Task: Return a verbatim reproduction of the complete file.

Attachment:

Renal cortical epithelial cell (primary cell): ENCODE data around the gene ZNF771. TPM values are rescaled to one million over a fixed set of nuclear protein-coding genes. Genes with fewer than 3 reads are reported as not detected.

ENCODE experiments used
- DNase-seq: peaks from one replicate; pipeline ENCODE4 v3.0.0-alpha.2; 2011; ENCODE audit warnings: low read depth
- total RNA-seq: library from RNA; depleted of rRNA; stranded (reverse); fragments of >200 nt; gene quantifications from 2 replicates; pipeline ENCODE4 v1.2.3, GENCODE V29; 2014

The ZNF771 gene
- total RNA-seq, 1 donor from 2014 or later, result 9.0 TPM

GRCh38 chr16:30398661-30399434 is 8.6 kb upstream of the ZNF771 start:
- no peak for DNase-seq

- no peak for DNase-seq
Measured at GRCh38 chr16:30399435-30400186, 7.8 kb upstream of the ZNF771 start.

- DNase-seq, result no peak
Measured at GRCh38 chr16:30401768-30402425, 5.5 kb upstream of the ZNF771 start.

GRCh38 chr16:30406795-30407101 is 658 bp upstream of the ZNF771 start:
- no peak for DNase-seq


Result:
Renal cortical epithelial cell (primary cell): ENCODE data around the gene ZNF771. TPM values are rescaled to one million over a fixed set of nuclear protein-coding genes. Genes with fewer than 3 reads are reported as not detected.

ENCODE experiments used
- DNase-seq: peaks from one replicate; pipeline ENCODE4 v3.0.0-alpha.2; 2011; ENCODE audit warnings: low read depth
- total RNA-seq: library from RNA; depleted of rRNA; stranded (reverse); fragments of >200 nt; gene quantifications from 2 replicates; pipeline ENCODE4 v1.2.3, GENCODE V29; 2014

The ZNF771 gene
- total RNA-seq, 1 donor from 2014 or later, result 9.0 TPM

GRCh38 chr16:30398661-30399434 is 8.6 kb upstream of the ZNF771 start:
- no peak for DNase-seq

- no peak for DNase-seq
Measured at GRCh38 chr16:30399435-30400186, 7.8 kb upstream of the ZNF771 start.

- DNase-seq, result no peak
Measured at GRCh38 chr16:30401768-30402425, 5.5 kb upstream of the ZNF771 start.

GRCh38 chr16:30406795-30407101 is 658 bp upstream of the ZNF771 start:
- no peak for DNase-seq